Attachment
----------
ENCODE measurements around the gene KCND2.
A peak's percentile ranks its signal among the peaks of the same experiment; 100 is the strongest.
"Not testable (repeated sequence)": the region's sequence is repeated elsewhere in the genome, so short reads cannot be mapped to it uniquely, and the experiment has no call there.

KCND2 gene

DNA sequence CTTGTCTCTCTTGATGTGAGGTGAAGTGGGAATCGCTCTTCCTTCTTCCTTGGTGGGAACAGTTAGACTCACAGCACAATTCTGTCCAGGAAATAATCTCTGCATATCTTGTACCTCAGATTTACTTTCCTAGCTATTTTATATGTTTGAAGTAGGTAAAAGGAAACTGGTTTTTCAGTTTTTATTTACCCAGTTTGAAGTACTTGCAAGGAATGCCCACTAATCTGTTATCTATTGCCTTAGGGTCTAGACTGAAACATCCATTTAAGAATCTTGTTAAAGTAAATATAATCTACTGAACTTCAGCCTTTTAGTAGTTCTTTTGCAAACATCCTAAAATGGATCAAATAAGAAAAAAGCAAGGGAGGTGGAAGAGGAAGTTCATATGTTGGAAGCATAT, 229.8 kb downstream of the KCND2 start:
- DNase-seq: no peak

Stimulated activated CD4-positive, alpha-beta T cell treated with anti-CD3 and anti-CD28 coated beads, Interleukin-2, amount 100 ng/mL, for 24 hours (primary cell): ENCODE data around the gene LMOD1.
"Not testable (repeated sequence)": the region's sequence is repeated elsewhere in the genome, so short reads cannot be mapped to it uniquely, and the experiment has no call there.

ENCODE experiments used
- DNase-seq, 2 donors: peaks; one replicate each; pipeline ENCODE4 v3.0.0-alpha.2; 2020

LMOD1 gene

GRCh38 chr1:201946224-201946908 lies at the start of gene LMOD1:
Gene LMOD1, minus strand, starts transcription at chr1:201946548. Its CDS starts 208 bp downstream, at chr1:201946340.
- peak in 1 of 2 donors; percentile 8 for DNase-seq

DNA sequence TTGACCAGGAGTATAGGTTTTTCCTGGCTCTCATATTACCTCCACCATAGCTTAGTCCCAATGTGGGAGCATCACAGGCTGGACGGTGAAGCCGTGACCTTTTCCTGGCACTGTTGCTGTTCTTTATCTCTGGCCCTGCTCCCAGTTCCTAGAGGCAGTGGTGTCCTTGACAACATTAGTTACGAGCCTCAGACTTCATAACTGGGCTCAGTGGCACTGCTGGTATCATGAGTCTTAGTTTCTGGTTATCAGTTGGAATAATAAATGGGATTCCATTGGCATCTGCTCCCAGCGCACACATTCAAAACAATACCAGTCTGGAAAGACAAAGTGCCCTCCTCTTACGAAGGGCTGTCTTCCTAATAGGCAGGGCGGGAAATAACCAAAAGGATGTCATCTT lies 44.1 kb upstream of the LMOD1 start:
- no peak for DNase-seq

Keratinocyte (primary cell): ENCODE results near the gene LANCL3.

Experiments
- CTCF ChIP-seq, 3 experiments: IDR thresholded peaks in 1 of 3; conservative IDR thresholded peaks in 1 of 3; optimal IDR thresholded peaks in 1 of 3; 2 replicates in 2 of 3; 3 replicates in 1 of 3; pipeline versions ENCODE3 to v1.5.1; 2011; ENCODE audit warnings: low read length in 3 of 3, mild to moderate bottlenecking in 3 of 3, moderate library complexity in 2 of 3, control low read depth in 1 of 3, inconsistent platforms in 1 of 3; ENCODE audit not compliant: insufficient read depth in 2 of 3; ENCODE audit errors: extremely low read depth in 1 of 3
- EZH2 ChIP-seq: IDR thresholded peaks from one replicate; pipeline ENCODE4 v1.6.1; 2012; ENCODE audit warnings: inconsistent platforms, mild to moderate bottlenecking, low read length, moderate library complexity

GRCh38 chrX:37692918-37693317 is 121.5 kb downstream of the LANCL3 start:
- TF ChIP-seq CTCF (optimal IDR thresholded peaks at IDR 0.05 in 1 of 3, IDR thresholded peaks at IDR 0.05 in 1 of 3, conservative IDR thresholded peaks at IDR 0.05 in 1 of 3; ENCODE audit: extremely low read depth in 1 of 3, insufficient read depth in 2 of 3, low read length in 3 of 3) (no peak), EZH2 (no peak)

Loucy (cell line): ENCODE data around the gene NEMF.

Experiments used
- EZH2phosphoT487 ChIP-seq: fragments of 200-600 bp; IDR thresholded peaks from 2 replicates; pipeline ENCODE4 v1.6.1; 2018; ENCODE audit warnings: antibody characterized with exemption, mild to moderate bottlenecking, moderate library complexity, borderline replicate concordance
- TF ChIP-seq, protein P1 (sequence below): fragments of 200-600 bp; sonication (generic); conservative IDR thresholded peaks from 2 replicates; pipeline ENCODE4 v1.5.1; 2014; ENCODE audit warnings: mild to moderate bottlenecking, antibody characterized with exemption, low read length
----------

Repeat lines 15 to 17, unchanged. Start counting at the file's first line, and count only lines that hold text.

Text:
DNA sequence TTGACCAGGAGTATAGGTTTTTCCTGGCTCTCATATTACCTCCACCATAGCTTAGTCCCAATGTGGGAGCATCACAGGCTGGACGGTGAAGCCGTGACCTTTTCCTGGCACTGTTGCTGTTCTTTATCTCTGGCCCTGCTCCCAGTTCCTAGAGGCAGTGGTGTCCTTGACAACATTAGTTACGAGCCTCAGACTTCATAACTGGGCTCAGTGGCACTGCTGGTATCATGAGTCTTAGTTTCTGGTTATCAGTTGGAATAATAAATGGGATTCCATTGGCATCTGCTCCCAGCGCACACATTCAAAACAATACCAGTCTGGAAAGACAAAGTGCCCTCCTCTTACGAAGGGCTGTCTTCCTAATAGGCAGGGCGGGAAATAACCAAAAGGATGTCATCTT lies 44.1 kb upstream of the LMOD1 start:
- no peak for DNase-seq

Keratinocyte (primary cell): ENCODE results near the gene LANCL3.